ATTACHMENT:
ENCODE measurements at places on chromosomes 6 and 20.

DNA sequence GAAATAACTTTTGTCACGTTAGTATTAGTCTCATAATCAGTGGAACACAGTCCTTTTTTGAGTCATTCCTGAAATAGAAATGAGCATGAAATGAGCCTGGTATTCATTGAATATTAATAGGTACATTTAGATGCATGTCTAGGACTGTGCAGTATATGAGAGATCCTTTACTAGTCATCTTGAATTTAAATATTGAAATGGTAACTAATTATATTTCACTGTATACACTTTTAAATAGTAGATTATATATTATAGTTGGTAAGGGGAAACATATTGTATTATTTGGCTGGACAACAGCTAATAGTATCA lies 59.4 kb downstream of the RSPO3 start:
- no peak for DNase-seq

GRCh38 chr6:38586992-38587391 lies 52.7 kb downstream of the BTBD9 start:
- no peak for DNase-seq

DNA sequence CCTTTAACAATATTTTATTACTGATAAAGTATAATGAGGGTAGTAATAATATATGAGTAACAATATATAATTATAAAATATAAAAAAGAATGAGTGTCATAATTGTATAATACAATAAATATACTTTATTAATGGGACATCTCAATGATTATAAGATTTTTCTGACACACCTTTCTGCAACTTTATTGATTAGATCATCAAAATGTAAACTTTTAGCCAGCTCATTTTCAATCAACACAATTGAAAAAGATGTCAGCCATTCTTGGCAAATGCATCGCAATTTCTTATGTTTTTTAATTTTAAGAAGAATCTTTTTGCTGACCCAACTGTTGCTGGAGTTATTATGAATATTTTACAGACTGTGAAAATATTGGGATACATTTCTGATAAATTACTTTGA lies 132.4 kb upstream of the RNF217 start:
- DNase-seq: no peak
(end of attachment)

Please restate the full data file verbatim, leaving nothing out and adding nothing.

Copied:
ENCODE measurements at places on chromosomes 6 and 20.

DNA sequence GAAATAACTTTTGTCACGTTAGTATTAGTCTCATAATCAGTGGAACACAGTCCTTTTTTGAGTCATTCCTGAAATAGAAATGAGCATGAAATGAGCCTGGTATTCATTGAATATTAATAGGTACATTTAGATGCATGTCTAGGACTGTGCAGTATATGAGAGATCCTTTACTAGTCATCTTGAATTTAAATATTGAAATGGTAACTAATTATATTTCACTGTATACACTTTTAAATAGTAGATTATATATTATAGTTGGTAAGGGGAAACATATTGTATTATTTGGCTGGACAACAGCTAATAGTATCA lies 59.4 kb downstream of the RSPO3 start:
- no peak for DNase-seq

GRCh38 chr6:38586992-38587391 lies 52.7 kb downstream of the BTBD9 start:
- no peak for DNase-seq

DNA sequence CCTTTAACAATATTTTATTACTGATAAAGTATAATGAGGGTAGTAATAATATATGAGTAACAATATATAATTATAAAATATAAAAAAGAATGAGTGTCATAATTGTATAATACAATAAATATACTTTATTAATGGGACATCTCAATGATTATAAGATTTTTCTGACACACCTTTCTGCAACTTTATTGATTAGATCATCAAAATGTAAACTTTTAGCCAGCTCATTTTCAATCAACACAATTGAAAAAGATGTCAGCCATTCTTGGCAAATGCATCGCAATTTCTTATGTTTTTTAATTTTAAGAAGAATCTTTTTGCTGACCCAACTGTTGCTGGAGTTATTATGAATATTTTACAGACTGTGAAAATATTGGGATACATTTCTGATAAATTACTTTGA lies 132.4 kb upstream of the RNF217 start:
- DNase-seq: no peak